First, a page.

The “Bi” (Latin for “two”) in bisexual, bi identity, bi politics, bi visibility, bi erasure and biphobia does not imply any sort of surrender to or endorsement of a gender binary. The bi community has — for a long time now — in its definition of bisexuality and the discourse around it, understood the bi as standing for potential or actual attraction to genders ‘similar to and different from oneself’. So, if someone describes themselves or the community using the term bi, they are in no way excluding any person no matter where this person stands off or on the gender spectrum. We also welcome anyone who wishes to come under the bi umbrella to do so, because the bi community is about so much more than just bisexual behaviour (i.e. being involved physically with people of more than one gender, not necessarily at the same time). It is a way of seeing the world, our place in it, the role of gender in it and a way of doing politics. A way that recognises the fluid or stable desire many of us feel for people of more than one gender identity or expression and the implications this has for sexual freedom and diversity, gender justice, and human rights.
If you are still not convinced and look at it as an in-between space, then here’s some good news: it is a space with a great deal of creative and political potential. Brenda Howard, sometimes described as the “mother of pride”, was a bi person (as were many other fine people throughout history). According to some theorists and activists, being bi is an inherently radical category that resists cooptation into the normative. You can have the possibility of normative “gay marriage”. But what does “bi marriage” look like? In fact, statistically we are more likely than not to be in mixed-orientation relationships (in which one person is bi and the other is not). Bi erasure leads most people to conclude a person’s orientation based on the perceived gender of their partner(s), succumbing to the binary of gay or straight. Another couple of ways to be bi-inclusive: don’t do it. Keep the possibility of a person being bi open in your mind, regardless of the gender of their partner. Also, do not automatically assume a bi person is polyamorous. There are no studies at this point to indicate that bi people practising polyamory are any greater a percentage of their population than straight or gay people who practise polyamory are of theirs, though we do count polyamorous folks among both members as well as strong allies of our community.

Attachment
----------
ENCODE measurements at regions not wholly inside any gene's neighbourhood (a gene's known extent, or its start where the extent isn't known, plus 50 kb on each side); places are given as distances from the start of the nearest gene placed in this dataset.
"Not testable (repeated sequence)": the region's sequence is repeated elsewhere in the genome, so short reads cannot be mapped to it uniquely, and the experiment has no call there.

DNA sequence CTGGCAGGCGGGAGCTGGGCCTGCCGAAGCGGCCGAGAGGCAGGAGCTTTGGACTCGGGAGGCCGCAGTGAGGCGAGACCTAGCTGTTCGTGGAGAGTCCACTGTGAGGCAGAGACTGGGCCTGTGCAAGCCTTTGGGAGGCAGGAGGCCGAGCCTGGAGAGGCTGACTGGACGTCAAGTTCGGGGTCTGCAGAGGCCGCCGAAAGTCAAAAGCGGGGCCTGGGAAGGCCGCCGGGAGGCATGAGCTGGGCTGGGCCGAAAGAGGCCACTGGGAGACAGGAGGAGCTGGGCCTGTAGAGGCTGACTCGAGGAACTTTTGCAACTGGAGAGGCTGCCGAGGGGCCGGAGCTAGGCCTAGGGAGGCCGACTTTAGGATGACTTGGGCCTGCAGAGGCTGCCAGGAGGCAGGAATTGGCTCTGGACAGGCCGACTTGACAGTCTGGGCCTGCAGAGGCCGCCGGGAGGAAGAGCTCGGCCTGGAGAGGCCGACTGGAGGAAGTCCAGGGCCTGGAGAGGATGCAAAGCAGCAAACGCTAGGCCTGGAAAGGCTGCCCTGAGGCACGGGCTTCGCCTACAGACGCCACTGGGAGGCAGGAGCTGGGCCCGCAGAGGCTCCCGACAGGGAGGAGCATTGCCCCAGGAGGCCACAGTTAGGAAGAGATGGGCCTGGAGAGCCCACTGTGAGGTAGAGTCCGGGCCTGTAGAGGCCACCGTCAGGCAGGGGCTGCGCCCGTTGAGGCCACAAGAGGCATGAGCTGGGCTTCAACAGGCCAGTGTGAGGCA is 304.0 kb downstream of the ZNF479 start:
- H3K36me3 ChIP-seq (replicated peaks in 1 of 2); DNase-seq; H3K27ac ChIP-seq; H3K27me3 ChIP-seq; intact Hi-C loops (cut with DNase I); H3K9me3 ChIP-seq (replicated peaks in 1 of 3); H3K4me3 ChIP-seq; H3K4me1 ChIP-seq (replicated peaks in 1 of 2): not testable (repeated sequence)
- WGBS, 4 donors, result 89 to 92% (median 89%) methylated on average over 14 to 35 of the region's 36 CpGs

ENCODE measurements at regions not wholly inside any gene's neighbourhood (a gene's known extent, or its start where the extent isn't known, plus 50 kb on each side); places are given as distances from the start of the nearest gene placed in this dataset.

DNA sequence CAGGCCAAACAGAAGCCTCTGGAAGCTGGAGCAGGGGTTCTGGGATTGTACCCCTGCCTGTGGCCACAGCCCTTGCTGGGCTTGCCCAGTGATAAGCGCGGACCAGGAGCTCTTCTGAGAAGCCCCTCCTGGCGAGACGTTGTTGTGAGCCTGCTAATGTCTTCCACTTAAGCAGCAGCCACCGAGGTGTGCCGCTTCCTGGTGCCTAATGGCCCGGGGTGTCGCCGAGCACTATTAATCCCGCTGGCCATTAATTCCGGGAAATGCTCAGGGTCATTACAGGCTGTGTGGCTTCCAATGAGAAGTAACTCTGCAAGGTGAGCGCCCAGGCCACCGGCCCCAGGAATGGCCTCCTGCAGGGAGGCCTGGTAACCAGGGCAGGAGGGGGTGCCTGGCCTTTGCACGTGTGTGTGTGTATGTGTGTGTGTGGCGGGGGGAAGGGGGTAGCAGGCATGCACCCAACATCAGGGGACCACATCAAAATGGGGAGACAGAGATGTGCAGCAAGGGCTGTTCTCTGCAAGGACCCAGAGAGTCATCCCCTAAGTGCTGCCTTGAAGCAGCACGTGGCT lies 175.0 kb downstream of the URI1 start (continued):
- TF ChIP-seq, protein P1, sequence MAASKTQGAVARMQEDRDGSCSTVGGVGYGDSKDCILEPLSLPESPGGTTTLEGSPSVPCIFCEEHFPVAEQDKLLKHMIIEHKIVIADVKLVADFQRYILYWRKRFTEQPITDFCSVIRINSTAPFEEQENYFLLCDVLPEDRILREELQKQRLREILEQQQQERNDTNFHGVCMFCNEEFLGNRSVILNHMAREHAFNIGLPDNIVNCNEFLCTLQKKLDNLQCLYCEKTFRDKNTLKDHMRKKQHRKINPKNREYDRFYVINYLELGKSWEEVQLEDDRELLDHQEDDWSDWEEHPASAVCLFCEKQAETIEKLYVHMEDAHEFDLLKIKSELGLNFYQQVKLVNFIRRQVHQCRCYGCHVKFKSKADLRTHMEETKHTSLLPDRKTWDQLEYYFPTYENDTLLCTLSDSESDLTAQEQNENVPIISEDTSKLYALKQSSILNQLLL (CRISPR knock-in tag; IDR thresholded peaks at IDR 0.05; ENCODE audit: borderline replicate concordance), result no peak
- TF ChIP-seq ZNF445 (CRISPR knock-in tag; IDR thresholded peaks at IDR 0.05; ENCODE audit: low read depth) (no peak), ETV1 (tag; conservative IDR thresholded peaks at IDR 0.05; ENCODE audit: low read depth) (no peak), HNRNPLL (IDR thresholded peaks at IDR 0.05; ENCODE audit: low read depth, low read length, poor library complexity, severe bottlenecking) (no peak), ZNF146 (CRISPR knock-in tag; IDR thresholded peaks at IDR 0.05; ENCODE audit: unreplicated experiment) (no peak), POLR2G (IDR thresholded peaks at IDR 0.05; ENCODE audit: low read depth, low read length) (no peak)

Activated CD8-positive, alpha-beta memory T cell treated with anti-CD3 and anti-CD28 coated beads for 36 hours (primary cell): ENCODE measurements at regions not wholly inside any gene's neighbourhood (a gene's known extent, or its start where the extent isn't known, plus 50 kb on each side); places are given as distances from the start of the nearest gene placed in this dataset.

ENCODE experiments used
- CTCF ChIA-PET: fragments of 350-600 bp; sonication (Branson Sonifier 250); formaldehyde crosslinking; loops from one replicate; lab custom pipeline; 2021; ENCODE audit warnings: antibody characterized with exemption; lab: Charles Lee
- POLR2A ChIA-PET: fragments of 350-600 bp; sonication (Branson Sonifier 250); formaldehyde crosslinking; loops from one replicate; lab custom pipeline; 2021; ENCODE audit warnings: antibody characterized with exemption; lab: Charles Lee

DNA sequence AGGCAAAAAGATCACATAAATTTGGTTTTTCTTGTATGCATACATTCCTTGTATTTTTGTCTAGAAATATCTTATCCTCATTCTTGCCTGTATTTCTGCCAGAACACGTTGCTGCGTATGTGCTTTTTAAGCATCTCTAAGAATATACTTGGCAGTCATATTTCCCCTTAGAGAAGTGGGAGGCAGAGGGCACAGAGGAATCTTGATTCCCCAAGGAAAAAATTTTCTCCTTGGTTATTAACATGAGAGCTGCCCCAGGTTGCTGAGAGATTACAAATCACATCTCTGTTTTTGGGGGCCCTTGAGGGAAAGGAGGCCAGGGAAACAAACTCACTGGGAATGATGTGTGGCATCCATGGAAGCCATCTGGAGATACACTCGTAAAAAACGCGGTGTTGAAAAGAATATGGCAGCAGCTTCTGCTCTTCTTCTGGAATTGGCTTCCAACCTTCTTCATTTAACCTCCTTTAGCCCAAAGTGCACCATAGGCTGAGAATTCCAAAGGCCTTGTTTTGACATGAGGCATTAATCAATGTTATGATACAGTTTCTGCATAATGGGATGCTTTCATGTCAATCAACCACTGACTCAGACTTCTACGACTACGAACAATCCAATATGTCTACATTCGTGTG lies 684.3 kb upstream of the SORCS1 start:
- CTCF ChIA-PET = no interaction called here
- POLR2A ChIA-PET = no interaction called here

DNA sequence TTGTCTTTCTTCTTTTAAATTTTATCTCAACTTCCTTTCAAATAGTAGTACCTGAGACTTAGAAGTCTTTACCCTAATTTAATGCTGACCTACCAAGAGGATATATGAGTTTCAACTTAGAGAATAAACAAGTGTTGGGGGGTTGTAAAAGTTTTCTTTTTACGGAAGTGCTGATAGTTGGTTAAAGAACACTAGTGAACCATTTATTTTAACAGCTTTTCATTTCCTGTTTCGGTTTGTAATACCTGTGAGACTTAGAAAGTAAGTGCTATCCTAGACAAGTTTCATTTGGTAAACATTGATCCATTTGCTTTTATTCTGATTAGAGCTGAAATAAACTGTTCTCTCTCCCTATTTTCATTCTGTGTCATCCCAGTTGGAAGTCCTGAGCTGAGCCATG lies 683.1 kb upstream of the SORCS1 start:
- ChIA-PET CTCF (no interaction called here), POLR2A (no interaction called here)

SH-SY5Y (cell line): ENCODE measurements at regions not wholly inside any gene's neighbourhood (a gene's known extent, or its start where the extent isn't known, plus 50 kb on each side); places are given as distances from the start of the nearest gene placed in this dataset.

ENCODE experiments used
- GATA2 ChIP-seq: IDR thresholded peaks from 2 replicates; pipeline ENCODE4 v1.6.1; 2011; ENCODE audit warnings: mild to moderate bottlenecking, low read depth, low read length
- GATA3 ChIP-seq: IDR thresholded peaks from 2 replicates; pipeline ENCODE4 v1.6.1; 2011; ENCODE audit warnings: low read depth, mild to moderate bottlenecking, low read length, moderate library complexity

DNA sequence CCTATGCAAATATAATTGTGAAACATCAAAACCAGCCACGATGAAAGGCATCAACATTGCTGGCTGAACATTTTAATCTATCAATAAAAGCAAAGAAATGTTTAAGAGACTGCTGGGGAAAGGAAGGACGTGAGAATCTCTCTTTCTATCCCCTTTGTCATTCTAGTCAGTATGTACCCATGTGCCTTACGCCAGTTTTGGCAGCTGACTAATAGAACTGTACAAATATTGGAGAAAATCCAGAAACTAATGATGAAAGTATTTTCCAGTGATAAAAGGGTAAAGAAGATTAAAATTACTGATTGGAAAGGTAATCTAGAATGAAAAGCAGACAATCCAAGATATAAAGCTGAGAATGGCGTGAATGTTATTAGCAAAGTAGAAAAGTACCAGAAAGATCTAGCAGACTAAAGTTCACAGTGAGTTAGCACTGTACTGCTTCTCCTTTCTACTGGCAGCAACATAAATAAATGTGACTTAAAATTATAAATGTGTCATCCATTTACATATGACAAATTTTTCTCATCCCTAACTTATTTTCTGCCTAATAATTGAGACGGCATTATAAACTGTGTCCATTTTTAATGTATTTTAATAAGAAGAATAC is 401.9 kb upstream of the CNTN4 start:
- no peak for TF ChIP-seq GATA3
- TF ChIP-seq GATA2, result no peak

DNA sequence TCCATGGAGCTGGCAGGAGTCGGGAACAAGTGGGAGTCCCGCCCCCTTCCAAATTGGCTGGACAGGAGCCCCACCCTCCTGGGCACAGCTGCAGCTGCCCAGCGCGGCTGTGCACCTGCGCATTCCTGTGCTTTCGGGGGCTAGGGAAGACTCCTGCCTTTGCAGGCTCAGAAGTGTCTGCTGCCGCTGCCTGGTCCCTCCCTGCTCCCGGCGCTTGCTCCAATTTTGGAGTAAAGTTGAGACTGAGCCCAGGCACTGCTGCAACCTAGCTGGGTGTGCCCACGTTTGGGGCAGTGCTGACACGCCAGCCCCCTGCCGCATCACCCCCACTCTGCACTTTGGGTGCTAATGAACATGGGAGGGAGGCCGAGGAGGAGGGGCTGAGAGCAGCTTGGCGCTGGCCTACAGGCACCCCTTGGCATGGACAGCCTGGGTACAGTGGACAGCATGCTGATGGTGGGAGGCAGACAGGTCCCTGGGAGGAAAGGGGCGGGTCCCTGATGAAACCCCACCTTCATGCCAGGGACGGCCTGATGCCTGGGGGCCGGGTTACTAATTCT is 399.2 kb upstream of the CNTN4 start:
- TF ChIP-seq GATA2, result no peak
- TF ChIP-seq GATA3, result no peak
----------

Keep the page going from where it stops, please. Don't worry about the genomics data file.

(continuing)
All of this is to suggest the many ways there are of being bi and how these are all valid, but have an underlying commonality. Some people are bi only for a segment of their lives and after a point no longer identify as that. It does not mean that the period when they were bi was a lie, nor does it discount the fact that many of us are able to come into the identity only later in life, and then choose to stick to the bi label for life because it feels like home. Many pansexual folks (desiring people of all or no genders) do consider themselves to be part of the bi and bi+ community, and others don’t—both are valid. This idea of desire is something we recognise and articulate within ourselves in different ways, but recognising that potential sets us free of many of the pigeon-holes we might otherwise slot ourselves into. It empowers us in different ways. Either not to assign primacy or centrality to other people’s gender if that feels most natural to us, or if gender is integral to how we live and desire and see the world, to recognise and celebrate the essence of what makes you you or me, me.
So, this Bi Visibility Day/Week/Month, make yourself a promise to act in ways that support and empower bi people rather than discriminate against us or put us on the defensive. Maybe here’s something you can do: get to know a bi person and listen to what they have to say. While you’re at it, share your own story with them — we could all do with learning more about each other’s lives.
Note: Many in the community prefer to use “bi” over “bisexual”, as it is a more inclusive term, and identifying as bi is independent of one’s sexual behaviour. Ace (asexual) people for example may identify as bi, or someone could be bi-romantic and not necessarily bisexual.